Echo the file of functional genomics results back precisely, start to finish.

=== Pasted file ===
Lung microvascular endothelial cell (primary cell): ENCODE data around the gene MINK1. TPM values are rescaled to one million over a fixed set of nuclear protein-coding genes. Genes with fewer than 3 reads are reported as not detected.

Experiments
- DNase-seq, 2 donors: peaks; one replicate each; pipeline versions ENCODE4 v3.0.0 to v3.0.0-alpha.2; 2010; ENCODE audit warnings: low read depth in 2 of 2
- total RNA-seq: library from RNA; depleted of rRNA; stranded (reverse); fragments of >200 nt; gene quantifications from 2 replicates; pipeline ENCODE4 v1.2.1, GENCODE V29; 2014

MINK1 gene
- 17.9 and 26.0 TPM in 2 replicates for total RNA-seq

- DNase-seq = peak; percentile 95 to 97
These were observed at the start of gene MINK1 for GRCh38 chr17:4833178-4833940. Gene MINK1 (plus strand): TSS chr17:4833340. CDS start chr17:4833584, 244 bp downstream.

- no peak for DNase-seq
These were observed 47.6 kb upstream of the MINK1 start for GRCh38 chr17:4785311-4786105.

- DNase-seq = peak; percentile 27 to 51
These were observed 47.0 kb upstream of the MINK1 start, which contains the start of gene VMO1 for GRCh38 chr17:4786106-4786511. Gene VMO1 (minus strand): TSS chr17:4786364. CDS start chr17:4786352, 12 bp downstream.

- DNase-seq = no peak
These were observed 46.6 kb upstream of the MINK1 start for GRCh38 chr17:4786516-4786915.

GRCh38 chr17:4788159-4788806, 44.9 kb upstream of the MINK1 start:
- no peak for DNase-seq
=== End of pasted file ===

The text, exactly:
Lung microvascular endothelial cell (primary cell): ENCODE data around the gene MINK1. TPM values are rescaled to one million over a fixed set of nuclear protein-coding genes. Genes with fewer than 3 reads are reported as not detected.

Experiments
- DNase-seq, 2 donors: peaks; one replicate each; pipeline versions ENCODE4 v3.0.0 to v3.0.0-alpha.2; 2010; ENCODE audit warnings: low read depth in 2 of 2
- total RNA-seq: library from RNA; depleted of rRNA; stranded (reverse); fragments of >200 nt; gene quantifications from 2 replicates; pipeline ENCODE4 v1.2.1, GENCODE V29; 2014

MINK1 gene
- 17.9 and 26.0 TPM in 2 replicates for total RNA-seq

- DNase-seq = peak; percentile 95 to 97
These were observed at the start of gene MINK1 for GRCh38 chr17:4833178-4833940. Gene MINK1 (plus strand): TSS chr17:4833340. CDS start chr17:4833584, 244 bp downstream.

- no peak for DNase-seq
These were observed 47.6 kb upstream of the MINK1 start for GRCh38 chr17:4785311-4786105.

- DNase-seq = peak; percentile 27 to 51
These were observed 47.0 kb upstream of the MINK1 start, which contains the start of gene VMO1 for GRCh38 chr17:4786106-4786511. Gene VMO1 (minus strand): TSS chr17:4786364. CDS start chr17:4786352, 12 bp downstream.

- DNase-seq = no peak
These were observed 46.6 kb upstream of the MINK1 start for GRCh38 chr17:4786516-4786915.

GRCh38 chr17:4788159-4788806, 44.9 kb upstream of the MINK1 start:
- no peak for DNase-seq